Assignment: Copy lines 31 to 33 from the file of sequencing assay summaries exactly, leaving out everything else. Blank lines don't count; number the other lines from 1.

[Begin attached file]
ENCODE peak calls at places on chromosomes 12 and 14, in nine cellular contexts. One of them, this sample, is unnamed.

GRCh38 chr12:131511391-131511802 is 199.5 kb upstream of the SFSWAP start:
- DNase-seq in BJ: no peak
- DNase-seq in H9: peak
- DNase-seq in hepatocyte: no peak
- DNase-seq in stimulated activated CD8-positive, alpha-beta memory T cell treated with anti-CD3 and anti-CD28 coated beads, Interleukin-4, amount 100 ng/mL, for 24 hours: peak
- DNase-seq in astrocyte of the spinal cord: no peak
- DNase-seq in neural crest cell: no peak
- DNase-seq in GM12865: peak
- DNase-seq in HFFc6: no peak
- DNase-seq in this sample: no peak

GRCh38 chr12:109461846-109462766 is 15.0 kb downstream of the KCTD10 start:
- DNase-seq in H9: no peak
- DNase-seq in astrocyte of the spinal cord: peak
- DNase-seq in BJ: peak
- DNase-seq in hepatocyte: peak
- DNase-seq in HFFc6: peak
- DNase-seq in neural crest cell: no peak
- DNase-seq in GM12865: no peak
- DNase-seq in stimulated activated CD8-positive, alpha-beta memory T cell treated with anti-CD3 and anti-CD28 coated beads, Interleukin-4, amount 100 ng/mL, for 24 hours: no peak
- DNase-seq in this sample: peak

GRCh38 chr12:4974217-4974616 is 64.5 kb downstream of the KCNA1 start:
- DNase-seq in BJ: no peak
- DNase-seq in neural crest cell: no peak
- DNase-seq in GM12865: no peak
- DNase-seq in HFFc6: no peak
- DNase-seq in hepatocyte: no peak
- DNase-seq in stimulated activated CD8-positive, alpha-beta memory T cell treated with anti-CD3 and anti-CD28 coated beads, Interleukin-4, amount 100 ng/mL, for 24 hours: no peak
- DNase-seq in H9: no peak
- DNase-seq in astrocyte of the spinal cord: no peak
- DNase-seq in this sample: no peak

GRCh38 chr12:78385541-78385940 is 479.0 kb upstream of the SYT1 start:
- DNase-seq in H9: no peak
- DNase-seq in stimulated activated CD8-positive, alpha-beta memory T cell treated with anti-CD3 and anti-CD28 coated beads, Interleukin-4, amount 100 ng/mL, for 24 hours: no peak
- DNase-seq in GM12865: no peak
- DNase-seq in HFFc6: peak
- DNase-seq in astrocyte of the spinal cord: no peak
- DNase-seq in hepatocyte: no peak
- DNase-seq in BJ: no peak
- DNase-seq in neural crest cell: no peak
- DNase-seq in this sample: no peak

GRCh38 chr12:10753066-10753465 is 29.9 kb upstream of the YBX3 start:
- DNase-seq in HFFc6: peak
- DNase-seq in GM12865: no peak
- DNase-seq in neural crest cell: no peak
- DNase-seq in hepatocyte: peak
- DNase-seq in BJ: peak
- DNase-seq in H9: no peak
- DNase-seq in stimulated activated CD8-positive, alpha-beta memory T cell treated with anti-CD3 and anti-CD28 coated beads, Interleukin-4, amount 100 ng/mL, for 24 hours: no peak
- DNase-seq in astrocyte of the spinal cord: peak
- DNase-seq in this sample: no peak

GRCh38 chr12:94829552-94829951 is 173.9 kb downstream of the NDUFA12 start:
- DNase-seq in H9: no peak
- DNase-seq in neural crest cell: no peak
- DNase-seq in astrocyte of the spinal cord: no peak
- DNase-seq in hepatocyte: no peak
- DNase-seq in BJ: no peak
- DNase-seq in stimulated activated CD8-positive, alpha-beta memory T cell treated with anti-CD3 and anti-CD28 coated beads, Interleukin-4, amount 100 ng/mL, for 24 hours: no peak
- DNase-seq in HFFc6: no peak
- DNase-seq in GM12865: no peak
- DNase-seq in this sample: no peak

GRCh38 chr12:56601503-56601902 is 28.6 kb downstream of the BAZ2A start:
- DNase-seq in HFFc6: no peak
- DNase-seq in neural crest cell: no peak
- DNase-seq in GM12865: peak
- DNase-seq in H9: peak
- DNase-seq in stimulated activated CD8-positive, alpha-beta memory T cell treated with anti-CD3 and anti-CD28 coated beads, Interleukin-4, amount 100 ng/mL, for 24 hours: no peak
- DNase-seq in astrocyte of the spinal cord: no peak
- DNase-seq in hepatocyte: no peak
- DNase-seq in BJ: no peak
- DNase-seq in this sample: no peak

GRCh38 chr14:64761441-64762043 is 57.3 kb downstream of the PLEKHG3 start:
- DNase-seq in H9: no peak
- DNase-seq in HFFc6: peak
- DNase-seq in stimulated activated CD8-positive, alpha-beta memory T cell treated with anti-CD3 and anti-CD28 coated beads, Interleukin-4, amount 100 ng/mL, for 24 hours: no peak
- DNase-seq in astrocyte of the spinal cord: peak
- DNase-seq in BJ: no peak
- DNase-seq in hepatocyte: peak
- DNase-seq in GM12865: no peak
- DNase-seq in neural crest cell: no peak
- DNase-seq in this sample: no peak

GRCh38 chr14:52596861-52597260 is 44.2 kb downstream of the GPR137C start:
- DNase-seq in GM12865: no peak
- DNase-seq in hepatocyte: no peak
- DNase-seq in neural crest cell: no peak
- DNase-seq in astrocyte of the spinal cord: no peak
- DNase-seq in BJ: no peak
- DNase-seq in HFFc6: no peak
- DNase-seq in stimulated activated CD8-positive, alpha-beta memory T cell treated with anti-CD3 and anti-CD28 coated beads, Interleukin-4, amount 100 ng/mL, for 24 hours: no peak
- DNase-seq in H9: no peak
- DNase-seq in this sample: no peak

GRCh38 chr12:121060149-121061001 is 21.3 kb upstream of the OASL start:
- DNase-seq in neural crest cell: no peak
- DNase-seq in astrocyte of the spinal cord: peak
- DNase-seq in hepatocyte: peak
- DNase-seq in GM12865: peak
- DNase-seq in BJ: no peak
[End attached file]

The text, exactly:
- DNase-seq in this sample: no peak

GRCh38 chr12:78385541-78385940 is 479.0 kb upstream of the SYT1 start:
- DNase-seq in H9: no peak